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The Red Hot Jazz Archive: A History of Jazz before 1930
Created and maintained by Scott Alexander.
Reviewed June 2002.

The Red Hot Jazz Archive illustrates the advent of multimedia “amateur” jazz history. Nonacademic jazz fans have produced most of the extant jazz histories, biographies, and discographies, and now one of them, Scott Alexander, has built a fine and substantial Web site that is not just for aficionados. Red Hot Jazz allows all types of jazz scholars to explore and ponder more deeply the music�s early history, and, more important, it introduces history students to a trove of rich and enjoyable primary sources.

A typical band page in the Red Hot Jazz Archive
describes a little-known 1920s combo, the Chicago Hottentots,
listing its personnel and recordings.

On the introductory page Alexander gives a short history of jazz from 1890 to 1935. The site is “an experiment,” "a work in progress“ intended to be a ”valuable and enjoyable tool for appreciating [early jazz] and the men and women who produced it." The bulk of Red Hot Jazz is accessed through two links on a toolbar: “Bands” and “Musicians.” The first page is an enormous index of over seven hundred bands active in the 1920s and 1930s, featuring the well-known ensembles of Louis Armstrong, Jelly Roll Morton, and others, as well as little-known groups such as Zack Whyte and His Chocolate Beau Brummels, Boyd Senter and His Senterpedes, and Rubin “River” Reeves and His Tributaries. Most pages feature a brief band history and lists of personnel and recorded musical numbers. For most bands, some or all of the listed recordings are linked to Real Audio sound files. Thousands of records, many very rare, may be heard here (but not downloaded). To give only one example, there are two numbers recorded in Paris in 1929 by Jean Cocteau and “l’orchestre Dan Parrish,” featuring the surrealist poet reading his work to a jazz accompaniment.

The musician pages, over 150 in number, mostly cover better-known figures, although now-obscure musicians such as the cornetist Thomas Morris, the bandleader Tiny Parham, and the blues singers Margaret Johnson, Lucille Hegamin, and Esther Bigeou are also included. The pages are extensively hyperlinked, and the site�s server computer delivers the music files without blemishes. The “Films” page, though, is definitely still a work in progress. It lists jazz shorts from the early talkie era, but only two such films are hyperlinked, and neither ran successfully on the required movie software (which costs thirty dollars to download). A basic search engine is also featured. The main value of Red Hot Jazz is clearly its extraordinary collection of complete 78-rpm recording sides.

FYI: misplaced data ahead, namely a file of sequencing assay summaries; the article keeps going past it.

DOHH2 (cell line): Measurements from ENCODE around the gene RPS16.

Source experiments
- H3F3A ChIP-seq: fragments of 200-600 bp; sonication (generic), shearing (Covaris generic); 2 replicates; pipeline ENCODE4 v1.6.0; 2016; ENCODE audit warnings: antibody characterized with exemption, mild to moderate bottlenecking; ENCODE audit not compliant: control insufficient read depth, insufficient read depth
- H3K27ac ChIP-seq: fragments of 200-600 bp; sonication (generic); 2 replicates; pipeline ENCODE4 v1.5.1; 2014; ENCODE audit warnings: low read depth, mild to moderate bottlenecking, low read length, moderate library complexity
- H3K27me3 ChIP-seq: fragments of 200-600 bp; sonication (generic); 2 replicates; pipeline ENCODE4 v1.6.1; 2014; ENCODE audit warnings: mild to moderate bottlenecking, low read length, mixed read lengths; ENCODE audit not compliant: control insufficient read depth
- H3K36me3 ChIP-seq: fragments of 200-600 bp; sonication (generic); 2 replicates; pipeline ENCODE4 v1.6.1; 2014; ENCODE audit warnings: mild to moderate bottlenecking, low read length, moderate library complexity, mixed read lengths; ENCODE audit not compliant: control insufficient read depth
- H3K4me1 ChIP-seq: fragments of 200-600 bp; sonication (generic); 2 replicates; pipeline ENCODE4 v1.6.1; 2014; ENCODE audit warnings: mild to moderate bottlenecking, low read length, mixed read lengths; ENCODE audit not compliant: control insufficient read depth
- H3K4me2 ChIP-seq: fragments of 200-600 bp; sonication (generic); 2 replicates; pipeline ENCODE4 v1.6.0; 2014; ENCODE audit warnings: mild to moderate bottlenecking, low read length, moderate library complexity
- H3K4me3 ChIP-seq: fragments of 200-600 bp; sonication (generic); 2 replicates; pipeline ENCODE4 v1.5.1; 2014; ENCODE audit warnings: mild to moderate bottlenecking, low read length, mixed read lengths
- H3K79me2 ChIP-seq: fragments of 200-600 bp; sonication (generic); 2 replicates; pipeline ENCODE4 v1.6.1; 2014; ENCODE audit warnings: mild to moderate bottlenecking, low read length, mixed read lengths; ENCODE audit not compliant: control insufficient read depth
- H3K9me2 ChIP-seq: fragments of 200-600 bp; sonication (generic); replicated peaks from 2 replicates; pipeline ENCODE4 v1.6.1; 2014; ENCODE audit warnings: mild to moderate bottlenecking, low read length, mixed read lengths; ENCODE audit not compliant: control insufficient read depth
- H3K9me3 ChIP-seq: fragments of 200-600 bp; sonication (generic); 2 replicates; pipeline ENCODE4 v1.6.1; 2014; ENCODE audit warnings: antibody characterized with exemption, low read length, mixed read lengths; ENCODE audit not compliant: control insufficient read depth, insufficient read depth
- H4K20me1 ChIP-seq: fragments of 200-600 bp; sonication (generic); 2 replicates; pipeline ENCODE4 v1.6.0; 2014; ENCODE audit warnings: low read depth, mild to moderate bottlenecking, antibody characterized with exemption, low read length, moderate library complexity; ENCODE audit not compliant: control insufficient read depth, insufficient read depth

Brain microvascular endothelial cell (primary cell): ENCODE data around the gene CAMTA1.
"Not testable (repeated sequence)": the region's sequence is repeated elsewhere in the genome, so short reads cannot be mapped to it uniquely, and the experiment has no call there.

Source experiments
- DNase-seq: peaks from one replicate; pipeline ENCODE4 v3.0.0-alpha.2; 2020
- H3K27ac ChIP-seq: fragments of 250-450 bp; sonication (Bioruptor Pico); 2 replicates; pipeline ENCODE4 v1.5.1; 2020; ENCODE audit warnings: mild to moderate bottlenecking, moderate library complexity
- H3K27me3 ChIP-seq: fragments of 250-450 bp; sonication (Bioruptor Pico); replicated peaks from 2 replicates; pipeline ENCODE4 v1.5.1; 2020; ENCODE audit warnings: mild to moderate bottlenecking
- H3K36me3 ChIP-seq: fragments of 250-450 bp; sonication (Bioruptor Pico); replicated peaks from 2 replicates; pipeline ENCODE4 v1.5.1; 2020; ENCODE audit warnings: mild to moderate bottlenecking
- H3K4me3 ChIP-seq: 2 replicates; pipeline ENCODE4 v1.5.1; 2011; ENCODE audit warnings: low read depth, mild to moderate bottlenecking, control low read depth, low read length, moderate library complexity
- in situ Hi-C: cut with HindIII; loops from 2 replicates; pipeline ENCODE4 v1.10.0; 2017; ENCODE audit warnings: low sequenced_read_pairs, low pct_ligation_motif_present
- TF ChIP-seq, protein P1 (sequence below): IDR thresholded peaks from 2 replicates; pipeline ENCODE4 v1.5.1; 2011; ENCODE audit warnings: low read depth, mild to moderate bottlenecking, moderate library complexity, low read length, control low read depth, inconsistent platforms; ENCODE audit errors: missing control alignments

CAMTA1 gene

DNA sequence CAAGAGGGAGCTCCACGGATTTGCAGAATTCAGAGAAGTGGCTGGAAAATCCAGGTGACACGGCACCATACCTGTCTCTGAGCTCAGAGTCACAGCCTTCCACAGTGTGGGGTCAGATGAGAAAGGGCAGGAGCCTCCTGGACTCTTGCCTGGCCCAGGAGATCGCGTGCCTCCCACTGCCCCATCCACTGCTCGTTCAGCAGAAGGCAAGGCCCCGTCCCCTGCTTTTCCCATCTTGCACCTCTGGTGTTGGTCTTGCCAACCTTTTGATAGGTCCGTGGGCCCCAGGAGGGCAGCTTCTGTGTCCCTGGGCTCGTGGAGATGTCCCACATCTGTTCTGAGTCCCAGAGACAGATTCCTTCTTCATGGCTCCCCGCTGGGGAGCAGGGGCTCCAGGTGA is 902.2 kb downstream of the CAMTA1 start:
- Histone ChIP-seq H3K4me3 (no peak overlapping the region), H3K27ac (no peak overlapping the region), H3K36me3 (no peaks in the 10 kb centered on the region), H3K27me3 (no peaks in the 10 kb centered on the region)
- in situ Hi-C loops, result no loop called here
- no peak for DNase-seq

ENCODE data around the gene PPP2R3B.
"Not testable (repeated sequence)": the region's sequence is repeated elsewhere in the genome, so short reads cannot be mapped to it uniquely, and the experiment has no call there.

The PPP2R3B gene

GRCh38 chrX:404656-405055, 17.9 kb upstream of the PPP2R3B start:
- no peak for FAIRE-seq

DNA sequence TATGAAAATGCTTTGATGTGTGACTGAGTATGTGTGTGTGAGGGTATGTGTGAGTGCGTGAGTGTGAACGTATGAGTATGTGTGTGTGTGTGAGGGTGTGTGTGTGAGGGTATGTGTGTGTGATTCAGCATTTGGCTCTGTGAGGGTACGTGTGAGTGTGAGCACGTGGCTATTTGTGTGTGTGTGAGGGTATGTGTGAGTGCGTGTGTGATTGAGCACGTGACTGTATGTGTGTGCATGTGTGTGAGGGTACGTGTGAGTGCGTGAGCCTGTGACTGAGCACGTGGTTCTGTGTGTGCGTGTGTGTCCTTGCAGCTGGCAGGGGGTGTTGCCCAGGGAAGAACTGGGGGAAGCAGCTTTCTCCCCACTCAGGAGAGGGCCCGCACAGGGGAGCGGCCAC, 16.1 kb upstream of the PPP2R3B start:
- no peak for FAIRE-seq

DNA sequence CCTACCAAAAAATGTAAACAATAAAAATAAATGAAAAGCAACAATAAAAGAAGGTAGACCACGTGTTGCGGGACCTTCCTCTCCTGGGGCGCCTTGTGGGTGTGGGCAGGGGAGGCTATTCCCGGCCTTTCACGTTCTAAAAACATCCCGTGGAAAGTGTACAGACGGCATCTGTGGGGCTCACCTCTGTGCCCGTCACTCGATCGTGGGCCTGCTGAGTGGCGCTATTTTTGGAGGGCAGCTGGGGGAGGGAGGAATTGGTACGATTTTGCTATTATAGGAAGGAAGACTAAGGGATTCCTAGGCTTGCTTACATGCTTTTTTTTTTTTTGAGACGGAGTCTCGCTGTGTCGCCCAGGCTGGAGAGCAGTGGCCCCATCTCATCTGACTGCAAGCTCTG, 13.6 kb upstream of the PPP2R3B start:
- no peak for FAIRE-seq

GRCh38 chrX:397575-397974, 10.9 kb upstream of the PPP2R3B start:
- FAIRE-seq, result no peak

Alexander reprints much published material in his capsule biographies and on an “Essays” page, but he offers no notices of permission granted by authors or publishers. Permissions are not listed for the music files either. “Many people have asked if the Red Hot Jazz Archive is legal,” Alexander acknowledges in his introduction, and he can only provide a tenuous self-defense based on current copyright law. This casual approach to permissions may cause difficulty for the site in the future. In the meantime, though, instructors who provide students with the proper historical context will find that Red Hot Jazz can enrich class study of an extraordinary chapter in American music and social history. For scholars, it is the most accessible collection of early jazz sound reproductions and band information on the Web, a big jukebox that will certainly inspire deeper research into particular groups, individuals, regions, styles, and topics from the early jazz age.

Burton W. Peretti
Western Connecticut State University
Danbury, Connecticut